In other words, the analysis says that if you cancel debt, people will have more money to spend, and they will spend it, driving up the demand for all kinds of goods and services. That demand would lead to shorter supplies and that would drive up inflation. It is similar to the effect that COVID-19 era stimulus programs created when households found themselves with unexpected money to spend, except for the households that needed the money to survive the pandemic.

The Federal Reserve Bank of New York explains the complexities of loan forgiveness. For one thing, there are different kinds of student loans:

Calls for student loan forgiveness entered the mainstream during the 2020 election with most proposals centering around blanket federal student loan forgiveness (typically $10,000 or $50,000) or loan forgiveness with certain income limits for eligibility. Several studies (examples here, here, and here) have attempted to quantify the costs and distribution of benefits of some of these policies. However, each of these studies either relies on data that do not fully capture the population that owes student loan debt or does not separate student loans owned by the federal government from those owned by commercial banks and are thus not eligible for forgiveness with most proposals.

What if rich families did not qualify for student debt forgiveness?

Some debt forgiveness advocates, including the president, have floated the idea that there should be an income limit for debt forgiveness. Others suggested that loans to attend Ivy League schools should not be considered the same way as debts to attend a state school. The Federal Reserve Bank ranked the numbers on various scenarios, including limiting forgiveness to families with incomes under $75,000 and scenarios where the size of the loan to be forgiven is limited to $50,000 and $10,000:

The total outstanding balance for federally-owned (including defaulted) student loans in December 2021 was $1.38 trillion.

  • Limiting forgiveness to a maximum of $50,000 per borrower would cost $904 billion and would forgive the full balance for 29.9 million (79 percent) of the 37.9 million federal borrowers, resulting in an average forgiveness of $23,856 per borrower. This threshold would also forgive 77 percent of all federal student loans that were delinquent or in default prior to the pandemic.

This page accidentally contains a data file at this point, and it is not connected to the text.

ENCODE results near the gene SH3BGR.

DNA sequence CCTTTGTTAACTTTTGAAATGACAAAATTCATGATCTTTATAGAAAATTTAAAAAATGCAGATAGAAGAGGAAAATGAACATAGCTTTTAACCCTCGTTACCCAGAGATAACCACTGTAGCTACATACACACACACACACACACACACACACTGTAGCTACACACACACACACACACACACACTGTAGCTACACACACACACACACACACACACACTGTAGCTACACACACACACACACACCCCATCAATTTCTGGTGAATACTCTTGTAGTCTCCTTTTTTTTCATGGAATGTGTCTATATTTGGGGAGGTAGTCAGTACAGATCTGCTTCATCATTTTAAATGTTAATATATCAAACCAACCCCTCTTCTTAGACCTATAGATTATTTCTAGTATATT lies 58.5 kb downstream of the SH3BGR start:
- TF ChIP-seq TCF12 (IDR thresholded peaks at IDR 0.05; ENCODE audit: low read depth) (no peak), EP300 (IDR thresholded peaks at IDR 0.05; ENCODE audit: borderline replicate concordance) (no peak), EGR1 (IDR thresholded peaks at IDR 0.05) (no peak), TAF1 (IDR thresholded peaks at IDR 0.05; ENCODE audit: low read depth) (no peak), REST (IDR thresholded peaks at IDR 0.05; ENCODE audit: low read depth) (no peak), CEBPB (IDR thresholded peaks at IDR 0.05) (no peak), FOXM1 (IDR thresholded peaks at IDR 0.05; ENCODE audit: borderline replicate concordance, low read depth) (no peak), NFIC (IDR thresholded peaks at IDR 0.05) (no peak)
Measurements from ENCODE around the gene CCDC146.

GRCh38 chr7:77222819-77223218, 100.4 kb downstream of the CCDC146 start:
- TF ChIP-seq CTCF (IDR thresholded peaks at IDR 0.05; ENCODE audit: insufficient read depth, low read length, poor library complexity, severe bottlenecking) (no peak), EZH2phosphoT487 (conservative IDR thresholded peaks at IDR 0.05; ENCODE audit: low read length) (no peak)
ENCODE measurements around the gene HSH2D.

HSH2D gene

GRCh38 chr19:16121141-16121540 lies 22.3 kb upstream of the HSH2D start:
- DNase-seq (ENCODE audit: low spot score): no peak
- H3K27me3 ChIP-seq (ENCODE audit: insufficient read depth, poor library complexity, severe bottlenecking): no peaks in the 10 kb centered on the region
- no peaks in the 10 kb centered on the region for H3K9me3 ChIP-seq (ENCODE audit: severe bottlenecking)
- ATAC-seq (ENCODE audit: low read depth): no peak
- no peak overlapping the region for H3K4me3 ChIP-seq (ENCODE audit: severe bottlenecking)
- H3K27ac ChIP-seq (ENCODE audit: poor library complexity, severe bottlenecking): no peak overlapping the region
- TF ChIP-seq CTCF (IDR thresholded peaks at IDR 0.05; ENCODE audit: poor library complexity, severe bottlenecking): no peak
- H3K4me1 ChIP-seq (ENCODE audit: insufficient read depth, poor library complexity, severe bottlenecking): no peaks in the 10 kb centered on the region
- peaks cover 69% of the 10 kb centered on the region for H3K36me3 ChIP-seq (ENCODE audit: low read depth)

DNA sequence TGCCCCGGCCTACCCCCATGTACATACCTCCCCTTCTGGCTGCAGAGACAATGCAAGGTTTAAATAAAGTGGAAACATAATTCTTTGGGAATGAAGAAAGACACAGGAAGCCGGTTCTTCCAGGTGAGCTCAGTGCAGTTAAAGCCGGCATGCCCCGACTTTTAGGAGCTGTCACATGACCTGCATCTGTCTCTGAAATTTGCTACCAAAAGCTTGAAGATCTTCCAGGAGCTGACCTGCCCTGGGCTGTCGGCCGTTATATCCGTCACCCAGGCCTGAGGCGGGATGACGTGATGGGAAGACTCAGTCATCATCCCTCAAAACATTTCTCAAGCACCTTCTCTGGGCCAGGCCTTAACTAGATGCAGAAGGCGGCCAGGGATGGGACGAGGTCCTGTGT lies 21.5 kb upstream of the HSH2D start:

• Meanwhile, forgiveness of $10,000 per borrower would forgive a total of $321 billion of federal student loans, eliminate the entire balance for 11.8 million borrowers (31.1 percent), and cancel 30.5 percent of loans delinquent or in default prior to the pandemic forbearance. Under this policy, the average borrower would receive $8,478 in student loan forgiveness.
  • Adding a household income limit of $75,000 reduces the total cost of a $50,000 forgiveness policy from $904 billion to $507 billion, a reduction of almost 45 percent. Similarly, the same income limit reduces the cost of a $10,000 forgiveness policy from $321 billion to $182 billion.

I have heard pundits argue about who would benefit from student loan forgiveness. Sen. Warren mentions seniors who are repaying student loans with Social Security payments. Opponents have a certain “those darn kids” tone about their reasons for saying no to the idea. The Federal Reserve Bank gives a glimpse of who would benefit from student loan forgiveness … and the debtors might be older than you think:

(Liberty Street Economics)

(College Tuition Compare)

See the average tuition in each state, or jump to a state:

AL | AK | AZ | AR | CA | CO | CT | DE | FL | GA | HI | ID | IL | IN | IA | KS | KY | LA | ME | MD | MA | MI | MN | MS | MO | MT | NE | NV | NH | NJ | NM | NY | NC | ND | OH | OK | OR | PA | RI | SC | SD | TN | TX | UT | VT | VA | WA | WV | WI | WY

Journalists, I am going to take a deep dive into some big topics over the next few weeks that I hope you will ask candidates about. Don’t just let them spout party talking points. Press the candidates to take and defend a clear position. What do these candidates want to do, if anything about the cost of higher education? In the 2020 election, Democrats and Republicans argued about “free higher education.”

This is an issue that can easily be focused on the state level as well. What would candidates do to control expenses at state schools? Would they suggest creating more three-year or certificate programs? Would they reduce fees like athletics fees? This is a cross-generational issue that touches so many.

We’ll be back tomorrow with a new edition of Covering COVID-19. Are you subscribed? Sign up here to get it delivered right to your inbox.

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Al Tompkins is one of America's most requested broadcast journalism and multimedia teachers and coaches. After nearly 30 years working as a reporter, photojournalist, producer,…
Al Tompkins